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“Net positive is what I see as the next step in the evolution of corporate responsibility,” says Josh Prigge, founder and CEO of the sustainability consulting firm Sustridge, and host of the Sustainable Nation Podcast.
Before starting his own practice, Prigge directed sustainability and regenerative development for Fetzer Vineyards in Northern California. He helped the winemaker go carbon neutral, become the first Zero Waste certified company in the world in 2014, and get certified as a B Corp in 2015. The vineyard also won an Environmental Leader award last year for their regenerative wastewater treatment system.
Prigge served as a judge for this year’s awards and spoke about moving beyond sustainability at this year’s Environmental Leader & Energy Manager Conference. We sat down with him to find out what net positive means for businesses.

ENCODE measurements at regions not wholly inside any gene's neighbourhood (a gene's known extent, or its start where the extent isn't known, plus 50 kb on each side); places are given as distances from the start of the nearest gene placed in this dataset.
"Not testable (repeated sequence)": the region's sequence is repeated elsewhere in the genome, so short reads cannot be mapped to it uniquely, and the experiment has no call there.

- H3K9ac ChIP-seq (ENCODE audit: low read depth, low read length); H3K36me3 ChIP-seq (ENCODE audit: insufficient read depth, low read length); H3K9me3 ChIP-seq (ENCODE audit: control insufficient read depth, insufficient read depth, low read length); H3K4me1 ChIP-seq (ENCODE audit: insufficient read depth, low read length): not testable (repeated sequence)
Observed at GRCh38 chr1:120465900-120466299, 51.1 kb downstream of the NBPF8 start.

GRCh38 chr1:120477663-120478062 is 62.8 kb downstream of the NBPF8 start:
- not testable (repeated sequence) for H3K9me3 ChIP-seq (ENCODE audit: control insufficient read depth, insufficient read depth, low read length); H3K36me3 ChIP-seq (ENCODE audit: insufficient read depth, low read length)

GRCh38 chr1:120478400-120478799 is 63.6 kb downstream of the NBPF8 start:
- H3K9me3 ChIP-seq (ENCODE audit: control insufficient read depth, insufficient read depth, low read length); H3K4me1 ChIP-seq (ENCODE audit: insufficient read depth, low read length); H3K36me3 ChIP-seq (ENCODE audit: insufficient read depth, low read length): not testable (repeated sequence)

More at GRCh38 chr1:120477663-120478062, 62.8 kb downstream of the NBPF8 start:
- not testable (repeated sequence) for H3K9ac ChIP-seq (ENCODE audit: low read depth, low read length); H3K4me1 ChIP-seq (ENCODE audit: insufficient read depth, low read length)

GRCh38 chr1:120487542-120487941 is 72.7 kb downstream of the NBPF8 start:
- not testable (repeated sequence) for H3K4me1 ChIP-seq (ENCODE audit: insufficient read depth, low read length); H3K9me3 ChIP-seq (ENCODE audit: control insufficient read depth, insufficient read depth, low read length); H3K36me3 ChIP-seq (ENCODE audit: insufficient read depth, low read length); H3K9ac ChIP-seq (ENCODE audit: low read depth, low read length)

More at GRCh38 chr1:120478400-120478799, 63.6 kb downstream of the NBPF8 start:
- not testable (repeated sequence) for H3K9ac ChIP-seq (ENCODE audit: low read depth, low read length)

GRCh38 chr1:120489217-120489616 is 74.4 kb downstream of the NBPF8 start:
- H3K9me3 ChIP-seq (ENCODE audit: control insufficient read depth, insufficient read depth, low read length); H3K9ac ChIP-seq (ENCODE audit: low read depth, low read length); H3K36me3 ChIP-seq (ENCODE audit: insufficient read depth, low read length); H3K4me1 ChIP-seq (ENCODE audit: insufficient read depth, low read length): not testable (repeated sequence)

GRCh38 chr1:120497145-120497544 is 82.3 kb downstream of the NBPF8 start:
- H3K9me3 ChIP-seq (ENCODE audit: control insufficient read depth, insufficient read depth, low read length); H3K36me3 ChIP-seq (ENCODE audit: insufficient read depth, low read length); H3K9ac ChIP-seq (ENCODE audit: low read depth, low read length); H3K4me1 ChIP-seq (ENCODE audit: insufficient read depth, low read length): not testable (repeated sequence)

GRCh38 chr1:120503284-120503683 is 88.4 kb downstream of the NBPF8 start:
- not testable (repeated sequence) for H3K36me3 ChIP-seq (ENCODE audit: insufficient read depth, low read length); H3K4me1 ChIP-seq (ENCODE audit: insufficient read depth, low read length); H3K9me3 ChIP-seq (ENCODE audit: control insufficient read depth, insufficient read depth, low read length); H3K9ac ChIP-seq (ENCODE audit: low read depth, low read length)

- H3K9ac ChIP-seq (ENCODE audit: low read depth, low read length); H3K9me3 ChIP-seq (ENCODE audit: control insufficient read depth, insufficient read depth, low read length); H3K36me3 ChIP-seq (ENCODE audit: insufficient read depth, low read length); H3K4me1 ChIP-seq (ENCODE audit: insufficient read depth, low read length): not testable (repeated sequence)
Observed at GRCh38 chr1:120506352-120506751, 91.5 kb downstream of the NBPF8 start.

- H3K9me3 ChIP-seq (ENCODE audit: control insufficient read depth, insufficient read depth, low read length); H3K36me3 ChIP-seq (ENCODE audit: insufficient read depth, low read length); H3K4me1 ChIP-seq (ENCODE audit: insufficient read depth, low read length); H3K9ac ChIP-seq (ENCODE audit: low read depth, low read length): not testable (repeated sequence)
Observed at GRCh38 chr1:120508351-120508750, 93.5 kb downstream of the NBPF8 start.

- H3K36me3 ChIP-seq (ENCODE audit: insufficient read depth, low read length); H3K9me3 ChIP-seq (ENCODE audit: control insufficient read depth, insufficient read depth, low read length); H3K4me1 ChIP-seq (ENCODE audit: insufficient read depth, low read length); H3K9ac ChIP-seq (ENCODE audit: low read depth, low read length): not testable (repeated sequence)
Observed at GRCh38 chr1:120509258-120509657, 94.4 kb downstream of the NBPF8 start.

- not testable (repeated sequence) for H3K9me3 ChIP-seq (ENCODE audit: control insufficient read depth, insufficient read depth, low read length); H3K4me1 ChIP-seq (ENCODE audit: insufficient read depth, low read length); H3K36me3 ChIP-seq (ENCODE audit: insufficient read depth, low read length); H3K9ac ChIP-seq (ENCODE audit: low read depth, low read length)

How did the net positive movement emerge?
We started back in the ’80s with corporate philanthropy. A lot of that was PR-driven. In the ’90s that moved to corporate social responsibility, when triple bottom line came about. Companies were taking good works projects and bringing them in-house.
That evolved in the 2000s to corporate sustainable development and corporate sustainability, when companies were realizing that they could create a competitive advantage with a commitment to sustainability. Now basically every Fortune 500 company has a sustainability department.
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